The holiday season can be a joyous and enjoyable time for you and your family, but it can also be an extremely busy one, commonly adding extra holiday stress and anxiety to children during school vacations. During this time of year, there are lots of fun and meaningful activities going on, both at home and at school. While that can be a positive thing for kids, enriching their lives with much-loved traditions and rituals, the reality is that sometimes in all the hustle and bustle, their schedules and routines are disrupted, bedtimes are pushed back, and social skills are put to the test.
So how can easily frustrated or anxious children (and parents) survive this season in one piece? Here are some seasonal tips for helping children and their parents enjoy this time of year.
Remember the importance of routines.
Kids love the holidays because they provide a much-needed break from school and everyday schedules, but, at the same time, that can also tack on additional stress, especially for kids who find routine comforting. Try to keep some things constant, such as snack time or plenty of time to unwind before bedtime. But if you have an event or a family gathering that forces the schedule to go completely off track, try to get routines back on course as soon as possible. For example, if you are out late for a function past your child’s bedtime, try to stick to quiet, calm activities the next day and get your child to bed on time the next night.
Plan ahead to set up conditions for good behavior.
For kids who are easily over-stimulated or sensitive to things like noise and crowds, it would be helpful to arrange another room or place for them to go when they need a break. If things get too stressful during family gatherings, this will provide a place to take a pause and regroup. Just having a place to go to be quiet when things are too overwhelming or intense for them may be very useful, and help keep the social engagement from becoming unmanageable for them.
Also, it might be helpful to avoid taking your child to places like the mall or holiday gatherings when he is hungry or tired. As difficult as it is for even adults to function well with noise and lots of stimulation when they’re especially tired, hungry or not feeling their best, the same is true for kids, who become hungry and tired more often and more easily than adults, and may have a difficult time being at their best behavior under these conditions.
Avoid over scheduling.
As appealing as it may be to accept every invitation for social engagements for your family, particularly for your kids, try to limit holiday parties and activities so that you and your child are not overwhelmed. A couple of events over the holiday break may be completely fine, but having a commitment most days of the vacation can lead to extra stress and anxiety in children.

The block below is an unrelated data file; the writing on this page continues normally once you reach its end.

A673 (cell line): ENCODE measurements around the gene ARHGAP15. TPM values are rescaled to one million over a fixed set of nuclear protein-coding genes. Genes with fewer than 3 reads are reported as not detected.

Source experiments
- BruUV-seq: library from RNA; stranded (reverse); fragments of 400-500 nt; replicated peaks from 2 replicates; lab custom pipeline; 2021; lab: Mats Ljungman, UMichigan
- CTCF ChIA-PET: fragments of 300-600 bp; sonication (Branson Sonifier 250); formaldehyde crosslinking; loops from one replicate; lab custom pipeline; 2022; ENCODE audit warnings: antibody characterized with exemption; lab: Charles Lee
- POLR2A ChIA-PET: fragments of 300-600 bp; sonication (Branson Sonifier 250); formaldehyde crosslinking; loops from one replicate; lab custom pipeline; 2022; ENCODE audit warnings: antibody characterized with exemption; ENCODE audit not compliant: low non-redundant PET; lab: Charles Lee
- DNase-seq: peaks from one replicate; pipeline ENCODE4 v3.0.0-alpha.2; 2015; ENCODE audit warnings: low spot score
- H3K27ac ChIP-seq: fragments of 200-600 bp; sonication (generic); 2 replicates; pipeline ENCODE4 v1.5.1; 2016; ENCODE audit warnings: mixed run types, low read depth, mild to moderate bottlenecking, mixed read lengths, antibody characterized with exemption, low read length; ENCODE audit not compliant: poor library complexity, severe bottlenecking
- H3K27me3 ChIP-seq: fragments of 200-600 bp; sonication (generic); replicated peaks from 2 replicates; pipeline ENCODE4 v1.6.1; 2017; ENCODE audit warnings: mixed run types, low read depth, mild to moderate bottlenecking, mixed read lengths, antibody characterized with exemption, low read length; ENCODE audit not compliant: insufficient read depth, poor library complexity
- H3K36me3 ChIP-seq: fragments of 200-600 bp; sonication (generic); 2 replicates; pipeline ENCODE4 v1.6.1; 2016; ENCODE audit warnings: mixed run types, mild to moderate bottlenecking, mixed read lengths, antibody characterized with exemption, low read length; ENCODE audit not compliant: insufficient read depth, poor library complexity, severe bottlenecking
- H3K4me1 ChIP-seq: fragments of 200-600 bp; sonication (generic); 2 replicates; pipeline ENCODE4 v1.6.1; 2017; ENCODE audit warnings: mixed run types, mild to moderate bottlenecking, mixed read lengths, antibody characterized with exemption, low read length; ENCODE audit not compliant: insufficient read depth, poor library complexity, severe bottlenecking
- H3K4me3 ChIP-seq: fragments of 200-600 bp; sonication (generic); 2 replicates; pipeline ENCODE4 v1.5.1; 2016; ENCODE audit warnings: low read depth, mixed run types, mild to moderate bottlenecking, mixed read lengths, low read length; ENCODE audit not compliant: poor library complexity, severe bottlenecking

Keep kids occupied.
Kids, particularly kids prone to anxiety, do well with structure and this includes structured activities. Chances are, they will be missing the structure that comes from their regular routines while school is out, so now is an opportunity to help engage them in holiday art projects or family-friendly movies that they’ll enjoy. You may even be able to start new holiday family traditions that include baking or other crafty projects.
If you are traveling for an extended period of time during your child’s holiday break, make sure to pack multiple activities for him to do, and plan for plenty of breaks.
It may also be helpful to keep your child moving to help with anxiety and holiday stress. Fresh air and exercise can boost his mood and allow him to run around and play to get a much-needed break.
Keep an eye on your child’s diet.
Along with the change in your child’s normal routine can come a change in your child’s healthy diet. Add in the extra sugary holiday foods and the lack of time to engage in family meals regularly, and it can be easy for kids to eat less healthy foods, which can add to the holiday stress and anxiety they experience. Whenever possible, offer healthy snacks, especially when traveling, and try to limit the sweet stuff and extra treats.
Set a calm example and manage your own expectations.
Perhaps one of the best things you can do to help relieve anxiety in your children during the holidays is by trying to keep things as relaxed as possible. The way you as a parent handle an issue or stressful situation can set the tone for how your kids will behave. If you let holiday stress get to you, your kids will definitely pick up on it.
Along these lines, it also may be helpful to manage your expectations of how your children “should” be at holiday gatherings or how you want them to behave during their holiday break. You may expect them to be able to sit at the table quietly and eat an entire holiday meal, but that might not be reality. Be realistic with your expectations, give your kids the space to not be perfect, and appreciate the ways in which they find joy and contentment in the things that make them happy this holiday season.
Furthermore, a great remedy for the stress that comes at this time of year is to remind your child what the holidays are all about – helping others and giving back. In doing this, you could help alleviate a lot of the unnecessary stress for both you and your family.
Lee, K. (2015). “Holiday Stress and Anxiety in Children.” About Parenting. Retrieved November 17, 2015 from www.childparenting.about.com.
Ehmke, R. (2015). “The Family Gathering: A Survival Guide – How to help your kids be at their best and have fun, too.” Child Mind Institute. Retrieved November 17, 2015 from www.childmind.org.